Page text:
Forty-five years after the release of the B movie spoof Attack of the Killer Tomatoes, we have a novelization by an author who is perfectly suited to bring the absurdity of the film’s premise to the written page. 

Thanks to an amusing tweet by horror writer Jeff Strand and a serious response by Encyclopocalypse Publications, the book Attack of the Killer Tomatoes is a reality in 2023. Based on the original screenplay by Costa Dillon, John Debello, and Steve Peace, Strand’s take on the movie ups the comedy factor by 10 and maintains the campy absurdity of it all in a proper homage to the film.

I laughed throughout the 194-page story, which is about tomatoes of all shapes and sizes attacking humanity all over the planet. You can tell Strand enjoyed a lot of leeway with the project. As I wrote in my 5-star Amazon review, the plot reminded me of a Zucker, Abrahams & Zucker film with the humorous asides of a Dave Barry column. Of course, Zucker, Abrahams & Zucker are the comedy filmmaking trio responsible for Airplane! and The Naked Gun. Barry was a humor columnist for The Miami Herald where he won a Pulitzer Prize. Attack of the Killer Tomatoes won’t win a Pulitzer, but it will make you laugh a lot more than a Pulitzer ever would. 

I suggest watching the 1978 movie first to really appreciate what Strand’s added to the mix. It’s available to watch free on ad-supported streaming service Tubi. The cult film spawned three sequels, an animated TV series, and a comic book adaptation.

The best parts of Strand’s novelization are when he adds his own twisted brand of humor to simple scenes from the movie. For example, the opening scene of the film is less than a minute long as we watch a housewife get attacked and killed by a normal-sized tomato in her kitchen. That’s it. Cut to the opening credits song.

Strand expands on the scene by exploring the housewife’s thoughts. She’s thinking of her childhood friend Herman Farbage while doing the dishes, which leads to us learning about Herman’s cruel, ironic (and hilarious) fate. You know Strand did his homework because Farbage is actually mentioned in the quirky Attack of the Killer Tomatoes song. 

Strand continues sharing the housewife’s thoughts after she spies a tomato in the sink. She wonders who would leave a tomato there. She thinks of her three children.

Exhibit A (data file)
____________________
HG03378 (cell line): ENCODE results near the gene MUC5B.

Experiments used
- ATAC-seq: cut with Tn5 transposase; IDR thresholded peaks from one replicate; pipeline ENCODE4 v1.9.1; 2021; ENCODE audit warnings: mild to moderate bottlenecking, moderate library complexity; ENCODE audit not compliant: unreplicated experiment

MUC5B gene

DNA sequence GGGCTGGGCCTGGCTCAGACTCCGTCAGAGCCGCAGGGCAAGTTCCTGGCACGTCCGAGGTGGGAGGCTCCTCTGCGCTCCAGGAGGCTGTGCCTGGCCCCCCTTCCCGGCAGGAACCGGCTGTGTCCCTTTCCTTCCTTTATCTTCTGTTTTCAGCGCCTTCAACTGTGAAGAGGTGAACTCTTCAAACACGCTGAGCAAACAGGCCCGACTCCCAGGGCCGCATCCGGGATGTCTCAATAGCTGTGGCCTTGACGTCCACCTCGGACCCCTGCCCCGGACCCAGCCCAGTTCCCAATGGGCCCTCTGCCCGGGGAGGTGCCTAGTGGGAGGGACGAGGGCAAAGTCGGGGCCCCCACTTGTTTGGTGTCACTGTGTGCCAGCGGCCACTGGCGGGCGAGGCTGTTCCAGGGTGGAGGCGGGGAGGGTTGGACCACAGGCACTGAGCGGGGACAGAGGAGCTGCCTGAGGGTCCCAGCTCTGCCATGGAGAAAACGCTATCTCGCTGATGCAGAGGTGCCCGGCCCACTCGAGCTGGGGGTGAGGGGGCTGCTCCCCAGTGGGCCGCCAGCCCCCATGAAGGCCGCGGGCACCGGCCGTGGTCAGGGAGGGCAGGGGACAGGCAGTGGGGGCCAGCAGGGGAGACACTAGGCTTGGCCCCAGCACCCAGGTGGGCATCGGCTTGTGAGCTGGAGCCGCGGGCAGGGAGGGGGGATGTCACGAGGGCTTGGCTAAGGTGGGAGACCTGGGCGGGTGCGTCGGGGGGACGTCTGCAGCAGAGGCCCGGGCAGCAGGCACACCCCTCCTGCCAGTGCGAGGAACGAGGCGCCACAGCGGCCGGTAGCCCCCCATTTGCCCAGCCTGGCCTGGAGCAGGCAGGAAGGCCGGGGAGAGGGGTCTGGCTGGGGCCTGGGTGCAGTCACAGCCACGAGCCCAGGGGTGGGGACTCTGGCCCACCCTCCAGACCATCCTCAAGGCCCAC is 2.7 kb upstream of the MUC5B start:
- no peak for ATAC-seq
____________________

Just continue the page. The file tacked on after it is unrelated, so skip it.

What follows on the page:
“None of them would just leave a tomato in the sink; not even Daphne, her least favorite of the three.” 

See that? It’s those not-so-subtle drops of drollness that keep you smiling throughout the book. 

Strand uses all the tools in the parody toolbox, most notably inserting himself into the story and breaking the fourth wall between him and his readers. There’s even a chapter where Strand is interviewed by Abner Gleeker, a fake interviewer Strand made up and often uses in his author newsletter. Gleeker criticizes Strand’s use of too much dialogue during epic scenes of worldwide carnage and convinces the author to rewrite the previous chapter to feature more action. And he does! 

Yes, this book is crazier than Crazy Ralph at “Crazy Ralph’s Used Car Emporium” (did I mention the giant squid battle?) but there are laughs aplenty. On Amazon, the Killer Tomatoes novelization boasts an excellent 4.5 stars (out of 5), which is the exact number of stars as the original movie. What are the odds? (By the way, Strand wrote a 2020 novel titled The Odds, which has 4.4 stars on Amazon. Take that for what it’s worth.) 

Strand’s novelization features the lyrics of the Killer Tomatoes song (“I know I’m going to miss her/A tomato ate my sister”) plus 13 pages of behind-the-scenes photographs and stills from the movie, which should please collectors and completists of B movie cult films.

Attack of the Killer Tomatoes isn’t for everyone, but if Otto in Airplane! or Leslie Nielsen in a sperm bank makes you giggle; it could very well be the funniest book you read this year.


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